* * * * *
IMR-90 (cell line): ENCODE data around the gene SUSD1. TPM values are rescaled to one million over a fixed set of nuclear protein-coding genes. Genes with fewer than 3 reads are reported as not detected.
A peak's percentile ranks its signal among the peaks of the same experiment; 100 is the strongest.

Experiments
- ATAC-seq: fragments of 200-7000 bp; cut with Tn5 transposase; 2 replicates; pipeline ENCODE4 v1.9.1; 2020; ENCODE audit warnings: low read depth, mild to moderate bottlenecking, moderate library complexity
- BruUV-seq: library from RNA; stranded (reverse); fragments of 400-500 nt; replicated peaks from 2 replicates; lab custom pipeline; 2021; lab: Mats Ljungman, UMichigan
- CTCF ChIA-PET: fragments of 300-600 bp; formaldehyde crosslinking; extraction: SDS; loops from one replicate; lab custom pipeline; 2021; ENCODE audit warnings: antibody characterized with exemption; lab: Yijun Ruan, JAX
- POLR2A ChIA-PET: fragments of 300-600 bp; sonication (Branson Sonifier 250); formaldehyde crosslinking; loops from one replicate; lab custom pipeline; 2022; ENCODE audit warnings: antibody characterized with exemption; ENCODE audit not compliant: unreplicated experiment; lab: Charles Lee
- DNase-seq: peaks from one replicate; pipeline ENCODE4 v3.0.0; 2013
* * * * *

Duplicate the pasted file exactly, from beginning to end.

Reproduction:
IMR-90 (cell line): ENCODE data around the gene SUSD1. TPM values are rescaled to one million over a fixed set of nuclear protein-coding genes. Genes with fewer than 3 reads are reported as not detected.
A peak's percentile ranks its signal among the peaks of the same experiment; 100 is the strongest.

Experiments
- ATAC-seq: fragments of 200-7000 bp; cut with Tn5 transposase; 2 replicates; pipeline ENCODE4 v1.9.1; 2020; ENCODE audit warnings: low read depth, mild to moderate bottlenecking, moderate library complexity
- BruUV-seq: library from RNA; stranded (reverse); fragments of 400-500 nt; replicated peaks from 2 replicates; lab custom pipeline; 2021; lab: Mats Ljungman, UMichigan
- CTCF ChIA-PET: fragments of 300-600 bp; formaldehyde crosslinking; extraction: SDS; loops from one replicate; lab custom pipeline; 2021; ENCODE audit warnings: antibody characterized with exemption; lab: Yijun Ruan, JAX
- POLR2A ChIA-PET: fragments of 300-600 bp; sonication (Branson Sonifier 250); formaldehyde crosslinking; loops from one replicate; lab custom pipeline; 2022; ENCODE audit warnings: antibody characterized with exemption; ENCODE audit not compliant: unreplicated experiment; lab: Charles Lee
- DNase-seq: peaks from one replicate; pipeline ENCODE4 v3.0.0; 2013